EIGHT Cambodian teenagers will compete in a football tournament and cultural exchange in South Africa during the 2010 FIFA World Cup to highlight the need to eradicate land mines and unexploded ordnance (UXO) worldwide.
The team members, four girls and four boys aged 13 to 15 from Battambang, Banteay Meanchey and Pailin provinces, were selected by the organisation Spirit of Soccer and the Cambodian Football Federation to compete in the Football for Hope Festival in Johannesburg.
“I think it’s a great opportunity for them to be a part of the training,” said Rachel Haig, senior programme adviser for Spirit of Soccer in Cambodia.
“These kids have never been on a plane.... They have no idea where South Africa is, so we’re trying to mentally and culturally prepare them for this journey.”
Spirit of Soccer, an international NGO that uses football to educate children about the dangers of land mines in Cambodia and Iraq, was one of 32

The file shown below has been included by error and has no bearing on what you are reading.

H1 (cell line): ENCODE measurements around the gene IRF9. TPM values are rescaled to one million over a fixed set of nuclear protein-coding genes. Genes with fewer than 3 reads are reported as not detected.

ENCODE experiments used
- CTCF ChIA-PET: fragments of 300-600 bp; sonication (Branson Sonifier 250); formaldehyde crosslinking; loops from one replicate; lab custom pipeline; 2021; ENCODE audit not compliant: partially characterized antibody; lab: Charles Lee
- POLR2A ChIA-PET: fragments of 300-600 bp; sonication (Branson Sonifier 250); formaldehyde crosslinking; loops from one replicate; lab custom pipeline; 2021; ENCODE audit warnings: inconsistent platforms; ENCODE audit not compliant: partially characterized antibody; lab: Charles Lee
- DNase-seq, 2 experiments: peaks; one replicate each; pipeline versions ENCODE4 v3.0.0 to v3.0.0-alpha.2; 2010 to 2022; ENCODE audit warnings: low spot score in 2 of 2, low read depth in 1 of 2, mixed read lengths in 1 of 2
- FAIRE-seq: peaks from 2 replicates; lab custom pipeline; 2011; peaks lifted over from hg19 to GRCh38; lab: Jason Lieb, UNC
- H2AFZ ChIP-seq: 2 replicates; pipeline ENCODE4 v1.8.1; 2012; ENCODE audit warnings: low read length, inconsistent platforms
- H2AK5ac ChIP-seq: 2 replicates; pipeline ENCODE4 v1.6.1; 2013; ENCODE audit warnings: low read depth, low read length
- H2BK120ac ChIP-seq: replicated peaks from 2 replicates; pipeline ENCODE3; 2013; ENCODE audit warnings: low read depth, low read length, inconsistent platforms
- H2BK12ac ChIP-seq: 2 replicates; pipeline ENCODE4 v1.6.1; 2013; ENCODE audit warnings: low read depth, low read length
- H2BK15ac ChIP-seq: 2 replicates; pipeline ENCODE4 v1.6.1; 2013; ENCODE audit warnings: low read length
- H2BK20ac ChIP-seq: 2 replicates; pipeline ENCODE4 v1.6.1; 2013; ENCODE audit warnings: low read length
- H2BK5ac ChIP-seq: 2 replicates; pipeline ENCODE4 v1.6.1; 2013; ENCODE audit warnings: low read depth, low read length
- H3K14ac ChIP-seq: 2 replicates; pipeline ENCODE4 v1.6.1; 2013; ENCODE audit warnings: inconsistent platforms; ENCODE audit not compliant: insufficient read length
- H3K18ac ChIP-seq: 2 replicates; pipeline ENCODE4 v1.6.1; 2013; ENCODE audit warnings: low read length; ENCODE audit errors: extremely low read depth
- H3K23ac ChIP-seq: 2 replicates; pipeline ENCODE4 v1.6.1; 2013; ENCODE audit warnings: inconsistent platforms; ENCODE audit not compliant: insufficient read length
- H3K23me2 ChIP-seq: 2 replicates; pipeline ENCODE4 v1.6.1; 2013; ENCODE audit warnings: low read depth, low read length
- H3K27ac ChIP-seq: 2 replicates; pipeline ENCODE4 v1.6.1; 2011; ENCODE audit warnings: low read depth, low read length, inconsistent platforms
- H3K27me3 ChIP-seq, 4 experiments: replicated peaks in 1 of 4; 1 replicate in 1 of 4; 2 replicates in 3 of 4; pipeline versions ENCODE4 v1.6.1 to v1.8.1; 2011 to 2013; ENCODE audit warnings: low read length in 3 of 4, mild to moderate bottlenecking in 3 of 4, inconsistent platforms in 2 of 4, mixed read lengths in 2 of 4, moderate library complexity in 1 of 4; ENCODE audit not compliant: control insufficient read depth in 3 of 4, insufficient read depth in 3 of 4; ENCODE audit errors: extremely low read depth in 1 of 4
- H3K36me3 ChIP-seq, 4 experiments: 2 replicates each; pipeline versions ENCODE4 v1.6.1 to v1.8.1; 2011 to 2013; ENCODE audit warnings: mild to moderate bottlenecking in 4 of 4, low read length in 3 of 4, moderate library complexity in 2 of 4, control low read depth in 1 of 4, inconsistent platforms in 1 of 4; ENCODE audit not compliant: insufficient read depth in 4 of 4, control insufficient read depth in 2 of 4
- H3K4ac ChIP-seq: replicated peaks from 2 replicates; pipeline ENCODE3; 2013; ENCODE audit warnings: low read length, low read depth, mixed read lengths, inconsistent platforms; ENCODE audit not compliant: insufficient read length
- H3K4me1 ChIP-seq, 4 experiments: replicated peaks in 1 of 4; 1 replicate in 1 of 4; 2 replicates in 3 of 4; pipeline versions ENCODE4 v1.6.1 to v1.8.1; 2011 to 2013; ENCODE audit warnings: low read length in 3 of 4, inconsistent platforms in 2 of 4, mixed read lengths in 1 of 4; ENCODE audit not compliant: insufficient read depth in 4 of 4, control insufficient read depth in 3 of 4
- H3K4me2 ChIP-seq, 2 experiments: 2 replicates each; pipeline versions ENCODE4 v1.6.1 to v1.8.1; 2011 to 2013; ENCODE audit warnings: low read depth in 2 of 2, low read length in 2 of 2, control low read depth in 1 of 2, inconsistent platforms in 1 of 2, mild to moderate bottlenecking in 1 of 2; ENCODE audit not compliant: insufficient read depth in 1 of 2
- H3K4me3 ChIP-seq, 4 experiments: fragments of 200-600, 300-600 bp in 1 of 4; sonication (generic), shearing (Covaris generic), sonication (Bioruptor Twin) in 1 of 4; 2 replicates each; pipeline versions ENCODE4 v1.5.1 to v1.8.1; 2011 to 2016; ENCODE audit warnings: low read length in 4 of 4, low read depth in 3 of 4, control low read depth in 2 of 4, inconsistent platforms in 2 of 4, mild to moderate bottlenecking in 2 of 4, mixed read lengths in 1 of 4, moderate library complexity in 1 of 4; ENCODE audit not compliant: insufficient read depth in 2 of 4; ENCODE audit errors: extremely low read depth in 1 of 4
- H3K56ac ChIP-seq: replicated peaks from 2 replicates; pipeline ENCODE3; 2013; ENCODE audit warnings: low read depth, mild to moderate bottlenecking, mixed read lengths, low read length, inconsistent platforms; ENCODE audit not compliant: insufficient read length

organisations chosen to sponsor a team for the tournament.
Two of the Cambodian team members have relatives who have been victims of UXO accidents, and a third team member witnessed a UXO accident involving a neighbour.
Haig explained that the first week of the festival will involve cultural exchange activities during which the members of the 32 teams will meet to talk about the effects of land mines and about issues they face in their daily lives.
According to the Cambodian Mine Action and Victim Assistance Authority (CMVIS), from January 2009 to January 2010 there were 257 mine/explosive remnants of war (ERW) casualties in Cambodia.